FHA loans have been helping people become homeowners since 1934. Some benefits of FHA loans are:
- Low down payments (as little as 3.5% of the purchase price)
- Low closing costs (closing costs can be financed or seller can pay up to 6% of the purchase price to cover closing costs)
- Easy credit qualifying (credit scores as low as 620)
What does FHA have for you?
Buying your first home?
FHA might be just what you need. Your down payment can be as low as 3.5% of the purchase price, and most of your closing costs can be included in the loan. FHA loans tend to be more lenient in areas of credit history, employment history, assets to close, and you can have a non-occupant co-borrower co-sign on single family owner occupied property. FHA financing with 3.5% down payments are available on 1-4 family owner occupied properties.
Want a fixer-upper?
FHA has a loan (FHA 203K) that allows you to buy a home, fix it up, and include all the costs in one loan. Or, if you own a home that you want to re-model or repair, you can refinance what you owe and add the cost of repairs - all in one loan.
Financial help for seniors
Are you 62 or older? Do you live in your home? Do you own it outright or have a low loan balance? If you can answer "yes" to all of these questions, then the FHA Reverse Mortgage might be right for you. It lets you convert a portion of your equity into cash.
Want to make your home more energy efficient?
You can include the costs of energy improvements into an FHA Energy-Efficient Mortgage.
FHA mortgages are home loans that are insured by the Federal Government. This insurance protects the lender from losses suffered if the home goes into foreclosure. It is not the same as hazard insurance or insurances that pay in the event the borrower dies or becomes disabled.
FHA allows a buyer to purchase a home with as little as 3.5% down payment. The down payment can come in the form of a gift from a relative or money borrowed from your documented retirement assets. They tend to be more lenient on areas such as credit, funds to close and co-borrowers.
Most loans use a method of analyzing credit called credit scoring in the underwriting process. Studies have demonstrated a direct relationship between low credit scores and higher mortgage delinquency rates. As a result many lenders have established minimum credit scores at which they will accept loans. Unfortunately, a lack of credit, old delinquencies or incorrect information on the credit report can cause a low credit score. FHA does not have specific credit score requirements (most lenders do require a 620 Minimum Credit Score). Although a high credit score may assist in getting the mortgage approved, a low score is not automatically cause for denial. If the credit scores are low, then it is up to the borrower to demonstrate his/her ability and willingness to pay the loan back. This allows the borrower to explain the circumstances surrounding the credit difficulties and have that explanation considered in the underwriting process.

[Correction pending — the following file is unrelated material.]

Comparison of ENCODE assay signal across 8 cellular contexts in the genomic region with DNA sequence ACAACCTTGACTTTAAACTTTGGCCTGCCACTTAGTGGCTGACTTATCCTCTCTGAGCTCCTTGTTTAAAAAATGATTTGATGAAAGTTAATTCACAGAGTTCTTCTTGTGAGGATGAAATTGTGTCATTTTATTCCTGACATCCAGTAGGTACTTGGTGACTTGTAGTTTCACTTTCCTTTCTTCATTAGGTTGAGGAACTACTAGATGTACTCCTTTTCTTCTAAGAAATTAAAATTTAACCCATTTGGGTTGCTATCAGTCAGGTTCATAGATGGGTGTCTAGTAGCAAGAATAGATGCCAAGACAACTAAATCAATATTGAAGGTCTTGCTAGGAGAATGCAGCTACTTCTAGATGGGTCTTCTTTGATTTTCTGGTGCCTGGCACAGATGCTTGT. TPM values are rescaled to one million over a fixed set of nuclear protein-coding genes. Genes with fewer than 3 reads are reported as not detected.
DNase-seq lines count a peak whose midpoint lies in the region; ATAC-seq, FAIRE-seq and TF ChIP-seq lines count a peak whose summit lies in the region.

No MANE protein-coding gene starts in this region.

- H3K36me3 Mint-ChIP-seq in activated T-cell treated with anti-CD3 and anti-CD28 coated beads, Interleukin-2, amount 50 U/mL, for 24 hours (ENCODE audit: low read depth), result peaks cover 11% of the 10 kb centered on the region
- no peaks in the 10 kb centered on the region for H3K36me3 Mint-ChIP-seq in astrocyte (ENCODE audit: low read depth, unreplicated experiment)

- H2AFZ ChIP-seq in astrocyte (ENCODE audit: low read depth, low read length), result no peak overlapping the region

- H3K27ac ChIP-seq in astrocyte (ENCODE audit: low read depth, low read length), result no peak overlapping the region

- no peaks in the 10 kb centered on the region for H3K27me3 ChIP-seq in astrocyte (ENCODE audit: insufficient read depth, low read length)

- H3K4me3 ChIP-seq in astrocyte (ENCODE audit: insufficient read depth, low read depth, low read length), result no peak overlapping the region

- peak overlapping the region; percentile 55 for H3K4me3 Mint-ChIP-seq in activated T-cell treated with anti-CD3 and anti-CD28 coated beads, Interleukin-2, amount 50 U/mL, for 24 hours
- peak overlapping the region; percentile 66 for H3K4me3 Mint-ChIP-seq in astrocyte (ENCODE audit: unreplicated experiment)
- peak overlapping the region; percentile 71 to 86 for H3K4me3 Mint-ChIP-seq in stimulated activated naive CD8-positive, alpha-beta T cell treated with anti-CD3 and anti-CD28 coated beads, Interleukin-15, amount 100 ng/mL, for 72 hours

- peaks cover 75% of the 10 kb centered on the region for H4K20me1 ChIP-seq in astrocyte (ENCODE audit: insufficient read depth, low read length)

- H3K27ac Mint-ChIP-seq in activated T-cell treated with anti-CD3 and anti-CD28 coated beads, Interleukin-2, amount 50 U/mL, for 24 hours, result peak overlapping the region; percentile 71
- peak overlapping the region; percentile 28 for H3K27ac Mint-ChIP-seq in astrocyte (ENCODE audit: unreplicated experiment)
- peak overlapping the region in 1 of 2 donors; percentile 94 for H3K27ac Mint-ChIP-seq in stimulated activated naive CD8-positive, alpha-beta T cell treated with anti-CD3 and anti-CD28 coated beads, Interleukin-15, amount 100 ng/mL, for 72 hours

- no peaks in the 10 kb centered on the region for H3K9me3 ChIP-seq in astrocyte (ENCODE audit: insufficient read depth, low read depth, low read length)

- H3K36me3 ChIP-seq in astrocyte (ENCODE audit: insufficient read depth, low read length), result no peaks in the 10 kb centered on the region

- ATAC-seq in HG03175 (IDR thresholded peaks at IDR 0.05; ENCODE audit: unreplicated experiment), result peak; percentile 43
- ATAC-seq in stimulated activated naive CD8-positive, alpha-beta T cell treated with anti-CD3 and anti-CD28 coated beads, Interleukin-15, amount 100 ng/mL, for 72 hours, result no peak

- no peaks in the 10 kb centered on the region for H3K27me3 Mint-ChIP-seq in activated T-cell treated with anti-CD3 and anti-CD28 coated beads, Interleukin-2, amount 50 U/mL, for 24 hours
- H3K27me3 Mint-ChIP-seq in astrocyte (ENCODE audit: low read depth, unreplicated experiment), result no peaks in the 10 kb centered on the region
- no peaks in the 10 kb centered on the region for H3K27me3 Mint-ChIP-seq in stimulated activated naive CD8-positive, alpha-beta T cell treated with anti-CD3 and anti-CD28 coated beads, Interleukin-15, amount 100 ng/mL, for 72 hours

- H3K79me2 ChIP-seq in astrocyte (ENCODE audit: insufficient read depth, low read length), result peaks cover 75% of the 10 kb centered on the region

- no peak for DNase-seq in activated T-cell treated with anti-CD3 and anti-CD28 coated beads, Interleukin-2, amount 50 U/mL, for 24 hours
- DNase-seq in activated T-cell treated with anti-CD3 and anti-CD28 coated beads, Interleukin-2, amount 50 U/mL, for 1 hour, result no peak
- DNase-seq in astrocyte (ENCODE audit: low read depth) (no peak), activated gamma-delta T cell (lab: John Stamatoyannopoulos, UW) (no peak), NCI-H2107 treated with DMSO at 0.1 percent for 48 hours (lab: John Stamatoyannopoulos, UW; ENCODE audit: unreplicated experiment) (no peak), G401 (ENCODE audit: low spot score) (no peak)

The underwriter on an FHA loan will review the credit and payment history of a customer concentrating on the most recent 12 to 24 months. If the customer has had a good payment record over the past 12 to 24 months they can often get approved for a mortgage even when Conventional financing has turned them down. An experienced loan officer can help the customer clearly tell their story and will often make suggestions as to how to make the file more acceptable to FHA. Because of FHA's leniency, some borrowers with past credit problems elect to use FHA for loans when they have a substantial down payment rather than getting a higher interest rate conventional loan. FHA tends to be more flexible than Conventional financing in the money needed to purchase the home.
The interest rate that you select will also have a bearing on the total costs. If you select a lower rate so that you can reduce your payment, you may end up paying additional money towards "points". At the same time if you are comfortable with a slightly higher payment you may find a lender that is willing to reduce the costs to close in favor of a higher interest rate.
FHA allows the borrower to get the funds necessary to close from several sources. They include such areas as personal savings, gifts, grants, loans from retirement accounts and seller contributions of up to 6% of the purchase price to cover closing costs, pre-paid interest, taxes and insurance as well as establishing an escrow account for future taxes and insurances.